Province/Territory: Manitoba

Take a special tour through the world's first museum dedicated to the evolution, celebration and future of human rights.

  • 100 metre tall Tower of Hope rising above the city
  • 12 enlightening and inspiring galleries
  • 800 metres of luminous alabaster ramps leading from darkness into light

Encounter a 750-year-old footprint and consider the state of human rights at that time. Be inspired by a 12-year-old child labour activist who founded a charity and built hundreds of schools worldwide. Appreciate 14,000 hand-formed clay pieces bearing an artist’s collective stories. Take a seat in a movie theatre just as Viola Desmond of Nova Scotia did to challenge racial segregation, changing the country. Learn about youngsters separated from their parents to escape the Holocaust. Move up towards the light along a maze of luminous alabaster ramps - criss-crossed to illustrate that the road to human rights is not a straight one. Relax over a gourmet lunch and share a conversation about this unique Museum’s theme that is more about ideas than artefacts. Understand the structure’s symbolic architecture from its “roots” grounded in the historic Forks, rising into a “mountain” of limestone shrouded in a glass “cloud” resembling a dove’s wings and soaring above it all, the shining Israel Asper Tower of Hope. Take home a Little Box of Rocks containing some of the Museum's deliberately-selected elements to keep the discussion of human rights alive.

Why you should visit
  • Moving from darkness into light and back into darkness along 800 metres of glowing, criss-cross ramps of alabaster, a rock once used by Greeks and Romans to make vessels holding healing potions.
  • Experiencing the Museum's symbolic architecture from its four sturdy, stylized “roots” anchoring it into The Forks, a First Nations’ meeting place for more than 6,000 years, to its “cloud” of more than a thousand uniquely-shaped glass panels resembling the embracing wings of a dove, and the soaring glass tower glowing like a beacon of hope.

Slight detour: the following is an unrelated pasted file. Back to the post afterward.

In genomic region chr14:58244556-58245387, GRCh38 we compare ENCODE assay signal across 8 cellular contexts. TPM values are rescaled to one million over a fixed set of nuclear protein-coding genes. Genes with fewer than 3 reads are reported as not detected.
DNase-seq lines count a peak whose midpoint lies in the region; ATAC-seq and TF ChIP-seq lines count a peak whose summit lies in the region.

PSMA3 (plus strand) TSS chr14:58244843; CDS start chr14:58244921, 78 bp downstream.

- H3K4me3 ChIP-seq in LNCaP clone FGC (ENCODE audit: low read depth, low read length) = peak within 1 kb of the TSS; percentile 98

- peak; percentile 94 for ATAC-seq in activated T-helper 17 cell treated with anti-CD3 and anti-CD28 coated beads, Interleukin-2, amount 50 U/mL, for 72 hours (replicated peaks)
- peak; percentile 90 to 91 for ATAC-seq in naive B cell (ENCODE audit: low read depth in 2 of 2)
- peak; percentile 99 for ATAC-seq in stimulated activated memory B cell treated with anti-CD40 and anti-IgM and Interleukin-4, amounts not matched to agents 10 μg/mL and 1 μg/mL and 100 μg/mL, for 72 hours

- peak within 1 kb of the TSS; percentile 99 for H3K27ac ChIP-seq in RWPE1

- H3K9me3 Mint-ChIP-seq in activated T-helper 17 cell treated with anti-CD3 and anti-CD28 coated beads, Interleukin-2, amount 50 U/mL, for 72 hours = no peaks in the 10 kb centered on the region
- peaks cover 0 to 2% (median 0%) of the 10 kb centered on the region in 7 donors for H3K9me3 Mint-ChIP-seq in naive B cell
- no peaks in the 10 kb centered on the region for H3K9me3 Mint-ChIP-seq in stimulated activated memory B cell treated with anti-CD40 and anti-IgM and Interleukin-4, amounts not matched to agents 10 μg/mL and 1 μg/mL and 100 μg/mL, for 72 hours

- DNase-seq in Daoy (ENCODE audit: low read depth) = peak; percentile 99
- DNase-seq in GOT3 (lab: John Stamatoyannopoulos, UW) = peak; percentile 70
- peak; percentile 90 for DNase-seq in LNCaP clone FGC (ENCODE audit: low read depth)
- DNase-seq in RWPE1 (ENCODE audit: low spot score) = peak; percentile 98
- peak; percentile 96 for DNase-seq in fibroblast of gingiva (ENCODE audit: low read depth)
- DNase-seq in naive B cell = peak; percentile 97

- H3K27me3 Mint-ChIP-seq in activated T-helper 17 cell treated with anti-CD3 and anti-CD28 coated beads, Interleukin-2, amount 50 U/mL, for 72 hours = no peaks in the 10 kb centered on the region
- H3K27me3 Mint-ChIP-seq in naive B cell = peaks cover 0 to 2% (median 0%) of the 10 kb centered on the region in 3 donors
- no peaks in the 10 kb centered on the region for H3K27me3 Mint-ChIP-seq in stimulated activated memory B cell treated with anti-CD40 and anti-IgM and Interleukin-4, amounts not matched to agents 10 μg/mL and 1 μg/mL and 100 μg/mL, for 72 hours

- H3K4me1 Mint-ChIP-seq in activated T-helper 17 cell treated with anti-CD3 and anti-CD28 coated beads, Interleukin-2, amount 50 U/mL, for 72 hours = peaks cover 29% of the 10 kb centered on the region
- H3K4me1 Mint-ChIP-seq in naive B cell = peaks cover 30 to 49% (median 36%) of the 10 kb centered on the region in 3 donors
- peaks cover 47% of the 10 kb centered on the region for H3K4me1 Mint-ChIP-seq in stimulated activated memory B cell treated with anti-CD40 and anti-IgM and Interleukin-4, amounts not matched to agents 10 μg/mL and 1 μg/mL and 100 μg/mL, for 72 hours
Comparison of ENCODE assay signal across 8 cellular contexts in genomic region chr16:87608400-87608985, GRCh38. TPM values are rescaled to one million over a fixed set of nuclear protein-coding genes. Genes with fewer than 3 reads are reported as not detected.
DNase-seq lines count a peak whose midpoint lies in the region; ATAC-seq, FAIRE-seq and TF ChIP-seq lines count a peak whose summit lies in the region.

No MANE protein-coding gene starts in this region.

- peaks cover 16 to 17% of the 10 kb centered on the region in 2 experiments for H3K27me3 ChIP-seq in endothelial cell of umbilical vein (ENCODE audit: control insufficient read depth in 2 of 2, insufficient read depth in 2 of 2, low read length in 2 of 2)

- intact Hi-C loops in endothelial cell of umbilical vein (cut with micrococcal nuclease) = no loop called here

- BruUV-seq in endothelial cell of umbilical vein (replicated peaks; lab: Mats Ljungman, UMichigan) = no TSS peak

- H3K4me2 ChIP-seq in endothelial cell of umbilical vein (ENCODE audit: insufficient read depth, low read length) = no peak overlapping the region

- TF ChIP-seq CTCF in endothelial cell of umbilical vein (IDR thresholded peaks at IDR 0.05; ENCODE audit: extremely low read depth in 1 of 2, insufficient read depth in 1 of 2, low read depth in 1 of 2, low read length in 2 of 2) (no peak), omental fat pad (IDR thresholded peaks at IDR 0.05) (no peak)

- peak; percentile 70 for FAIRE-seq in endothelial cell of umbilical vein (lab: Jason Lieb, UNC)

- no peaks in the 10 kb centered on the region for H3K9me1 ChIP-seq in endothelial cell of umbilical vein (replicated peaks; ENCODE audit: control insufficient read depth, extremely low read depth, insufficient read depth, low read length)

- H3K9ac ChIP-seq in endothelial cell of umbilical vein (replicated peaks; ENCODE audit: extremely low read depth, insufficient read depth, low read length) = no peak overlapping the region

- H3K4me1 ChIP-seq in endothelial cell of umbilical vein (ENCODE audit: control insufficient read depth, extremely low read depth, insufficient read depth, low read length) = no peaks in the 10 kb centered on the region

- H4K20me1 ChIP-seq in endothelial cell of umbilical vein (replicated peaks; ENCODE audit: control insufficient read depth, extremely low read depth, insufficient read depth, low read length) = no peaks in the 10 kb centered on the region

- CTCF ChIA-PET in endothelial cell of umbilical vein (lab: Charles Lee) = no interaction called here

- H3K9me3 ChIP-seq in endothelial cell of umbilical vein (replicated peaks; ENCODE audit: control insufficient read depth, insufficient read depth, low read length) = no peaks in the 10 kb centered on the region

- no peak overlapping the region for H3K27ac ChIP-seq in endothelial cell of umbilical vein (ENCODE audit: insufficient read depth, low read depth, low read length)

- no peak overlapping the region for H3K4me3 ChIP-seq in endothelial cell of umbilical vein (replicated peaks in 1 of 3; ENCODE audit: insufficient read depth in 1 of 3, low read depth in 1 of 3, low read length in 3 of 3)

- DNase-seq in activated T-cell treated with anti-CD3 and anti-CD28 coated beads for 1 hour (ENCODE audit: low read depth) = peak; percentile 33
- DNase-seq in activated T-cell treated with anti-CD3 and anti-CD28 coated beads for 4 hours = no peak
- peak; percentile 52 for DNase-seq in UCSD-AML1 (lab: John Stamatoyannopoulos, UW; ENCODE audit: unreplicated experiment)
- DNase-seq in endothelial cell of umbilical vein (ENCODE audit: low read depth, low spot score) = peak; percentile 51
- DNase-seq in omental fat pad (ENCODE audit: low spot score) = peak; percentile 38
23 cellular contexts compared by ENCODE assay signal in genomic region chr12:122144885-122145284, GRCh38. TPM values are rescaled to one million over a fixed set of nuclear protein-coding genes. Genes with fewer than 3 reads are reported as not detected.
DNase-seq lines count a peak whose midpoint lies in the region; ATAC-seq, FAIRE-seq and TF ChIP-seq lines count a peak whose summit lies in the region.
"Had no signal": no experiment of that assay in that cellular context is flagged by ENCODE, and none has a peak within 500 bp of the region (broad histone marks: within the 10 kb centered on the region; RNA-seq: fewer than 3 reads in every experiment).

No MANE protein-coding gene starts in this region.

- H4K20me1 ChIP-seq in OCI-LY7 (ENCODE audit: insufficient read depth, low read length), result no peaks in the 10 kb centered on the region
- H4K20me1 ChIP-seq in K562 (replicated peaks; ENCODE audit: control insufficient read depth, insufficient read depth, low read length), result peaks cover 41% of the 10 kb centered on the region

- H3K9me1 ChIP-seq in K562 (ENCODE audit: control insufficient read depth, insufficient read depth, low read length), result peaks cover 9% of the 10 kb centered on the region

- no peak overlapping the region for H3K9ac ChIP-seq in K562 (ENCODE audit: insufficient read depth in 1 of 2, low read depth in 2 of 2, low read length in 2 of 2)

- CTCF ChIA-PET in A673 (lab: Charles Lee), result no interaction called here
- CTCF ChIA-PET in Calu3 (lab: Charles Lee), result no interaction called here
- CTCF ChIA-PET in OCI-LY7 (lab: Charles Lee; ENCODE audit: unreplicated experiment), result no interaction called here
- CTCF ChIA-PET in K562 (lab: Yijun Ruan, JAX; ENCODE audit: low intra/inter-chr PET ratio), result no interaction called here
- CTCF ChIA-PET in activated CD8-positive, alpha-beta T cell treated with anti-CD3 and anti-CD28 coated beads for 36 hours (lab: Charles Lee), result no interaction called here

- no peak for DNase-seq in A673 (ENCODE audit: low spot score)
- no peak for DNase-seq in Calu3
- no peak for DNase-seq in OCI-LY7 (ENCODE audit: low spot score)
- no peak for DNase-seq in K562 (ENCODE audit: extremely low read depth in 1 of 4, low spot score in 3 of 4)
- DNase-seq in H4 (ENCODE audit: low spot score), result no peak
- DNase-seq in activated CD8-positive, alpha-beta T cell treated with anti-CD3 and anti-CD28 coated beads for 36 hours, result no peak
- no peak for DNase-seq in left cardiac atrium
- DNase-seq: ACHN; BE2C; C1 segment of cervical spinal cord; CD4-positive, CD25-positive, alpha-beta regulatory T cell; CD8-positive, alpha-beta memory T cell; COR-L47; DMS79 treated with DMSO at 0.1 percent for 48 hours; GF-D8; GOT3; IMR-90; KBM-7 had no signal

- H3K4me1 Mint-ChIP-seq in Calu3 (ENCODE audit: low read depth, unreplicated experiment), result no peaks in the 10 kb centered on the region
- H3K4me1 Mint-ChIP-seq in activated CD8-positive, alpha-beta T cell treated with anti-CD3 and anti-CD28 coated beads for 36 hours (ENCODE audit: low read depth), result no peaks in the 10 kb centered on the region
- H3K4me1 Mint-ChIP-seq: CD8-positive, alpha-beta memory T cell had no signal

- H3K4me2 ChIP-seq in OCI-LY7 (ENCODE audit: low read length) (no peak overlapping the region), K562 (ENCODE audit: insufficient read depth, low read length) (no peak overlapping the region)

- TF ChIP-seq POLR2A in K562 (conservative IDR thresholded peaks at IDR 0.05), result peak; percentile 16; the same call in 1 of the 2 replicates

• Reflecting in the 650-square-metre Stuart Clark Garden of Contemplation built entirely of black basalt rock in hexagonal columns around pools of water.
  • Savouring a creative, farm-fresh, locally-sourced  luncheon in a dramatic space within the Museum, catered by the award-winning on site ERA Bistro.
  • Gaining a greater understanding of human rights by discussing the experience with your interpretive guide and other guests.
  • Taking home a limited edition Little Box of Rocks containing some of the deliberately-selected elements that make up this unique Museum in order to keep the discussion of human rights alive.


Visitor information
  • Rates and dates
  • The Museum is wheelchair accessible.
  • Tours are offered in French and English.
  • The Museum offers free admission to Aboriginal peoples, including First Nations, Inuit and Métis. Please bring identification. Does not apply to special programs, tours or annual memberships.
  • A self-guided audio tour is also available on the Museum’s award-winning mobile app.
When to go
  • The Museum is open year round with special exhibitions throughout the year.
Need to know
  • The Exploring a Canadian Landmark Tour accommodates from 6 to 24 visitors and can take place any day of the week that the Museum is open.
  • Expect to spend a half day on the experience, including lunch.
  • Book the tour at least five business days in advance.
  • The onsite Boutique features quality ethically sourced, often fair-trade products, often connected to the Museum's theme and exhibitions.
Getting Here
  • The Museum is easily located adjacent to The Forks at the confluence of the Red and Assiniboine Rivers in Winnipeg.
  • The CMHR is accessible by bus or via a 12-minute walk from downtown.
  • Public parking is available at metered lots around the Museum.